I am about to release a book about a character who is rediscovering her sexual self after an assault. I find I have read a lot of books where the character (usually heroine) has been assaulted, but there’s never been a focus on their sexual healing. They just kind of meet the right person and that kind of solves all their sexual hangups post assault. There might be a book out there, but I haven’t seen it. So I wrote what I wanted to see in a book.


The right partner helps with healing sexual trauma, but it doesn’t solve everything. It’s a gradual relearning of how to experience pleasure and delight in your body. I hope I did it justice. We’ll find out soon!


If you write open door romance, why did you choose that and what inspires your sex scenes?

I do write open door romance, because it is what I need to write in my life right now. Positive, consensual sexual experiences on page help create positive, consensual sexual experiences off page. I am a firm believer of that.


And I inspire my own sex scenes, thank you very much! My fantasy is a fascinating place.


If you write closed door romance, why did you choose that and what are your favorite ways to build tension between the characters?

I’ve never written closed door, but in terms of tension, oh you can make it happen baby. Two words: hand flex.


YOUR BOOKS

What inspired your published stories? How and when did you come up with these stories and plots?

Real-life inspired my published stories. I drew on the things I have gone through in my life and with others close to me that I love dearly. The Rose City Series has been deeply healing for me. I got a lot of closure writing these stories. It was like journaling, but with sex.


Can you briefly tell me about your books?

Finding Home is my debut. It is about a woman who finds out later in life she was adopted, and sets out to discover who she is as an individual. What she finds is the true meaning of family, and how you can find identity within that. My mother found out in early adolescence that she was adopted, and I saw how it affected her all of her life. I wanted to show that family is created in many different ways, and no matter how it comes to you, it is something to cherish and never let go. It’s a story about love and forgiveness and moving forward.


But my whole Rose City Series is based around Ivy, from Finding Freedom. She’s the survivor in all of us. I talked a bit about it above, how I wanted to see positive sexual healing in books post assault. But the side characters are important too. I firmly believe that sexual assault affects all people. If you’re not an Ivy, you are a Hope or a Joel or a Sean. The series all connects back to what happened to Ivy, because on a deeper level I wanted to show how something so horrific has a ripple effect on many lives.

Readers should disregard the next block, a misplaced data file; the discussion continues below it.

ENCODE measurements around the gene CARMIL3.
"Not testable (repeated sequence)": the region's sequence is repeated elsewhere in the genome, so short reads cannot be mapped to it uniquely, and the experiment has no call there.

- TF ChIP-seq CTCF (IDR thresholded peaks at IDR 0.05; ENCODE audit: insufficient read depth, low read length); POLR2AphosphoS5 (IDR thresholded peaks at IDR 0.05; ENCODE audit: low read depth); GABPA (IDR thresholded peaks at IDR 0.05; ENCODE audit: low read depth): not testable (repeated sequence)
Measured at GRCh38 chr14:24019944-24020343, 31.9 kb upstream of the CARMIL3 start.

Do you already have a favorite character from the stories you’ve written?

So many. But I have to say I love Joel. His social intelligence, his own heart break, his loyalty. How he can walk into a room and diffuse any situation. He reminds me of that vampire in Twilight, was it Jasper? The one who could control the mood of an entire room. Joel has that power. He’s the fixer, but he’s also the soother. His flaw is focusing too much on helping others that he loses sight of how to fix his own life. That’s book three.


If you were to cast your book for a movie/television show, who would you cast in the lead roles?

I’m terrible at this. I’m never satisfied with who they cast when books become movies. The image in my head is always so much better than any A lister.


How much of yourself do you put into these characters?

Everything. They are me. The many sides of me, the many lives I’ve lived. The secrets I keep, the friends I love, the hands I’ve held, the people I’ve been raised by, the people I’m helping raise, the love of my life. My characters are inside me and all around me.


What is a story/stories that you really want to tell?

Oh I have this idea in my head. It’s been ruminating, and it’s starting to take root. But I have a few books to finish before I get there I think. That’s all I’m a gonna say about that!


Is there one common element that readers can find in all your stories?

Resilience. My characters have all overcome something. They’ve been through it. My stories are all based on real-life experiences, my own or those of people, family and friends I know. I love delving into what people actually live through and survive. I find stories based on things that can happen in the here and now exceptionally inspiring, and when it is a romance, with a happy ending, it makes it all the more worthwhile, because it shows there can be a happy ending for all of us, no matter how devastating your story.


What’s next on the bookshelf for you? Anything you can tell us about a future project?

Joel’s book is book three in my series. I think he’s got something readers won’t see coming. He’s so strong and stoic but there’s this veil between what you see and what you don’t. I can’t wait to lift the veil.


When you write these stories, what are you hoping your readers will feel?

Connection. I hope they can connect to something that the characters are going through, and be like “OMG, that’s me. I get this. This is me.”


AUTHOR’S CHOICE

  • Paperbacks, hardbacks, ebooks or audiobooks

  • Contemporary, fantasy, historical or romantic suspense

  • Single or Dual POV

  • Standalones, series or standalones in a series

  • Open door, ajar door or closed door romances

  • Music or silence when writing

  • Plotter, pantser or plantser

  • Water, tea, coffee or….wine?

  • Cold or warm weather

  • Write better in the morning, afternoon or night?

  • Illustrated and photo cover?


Are you following Valentina yet? Check her out on Instagram, TikTok and sign up for her newsletter to stay updated on her life!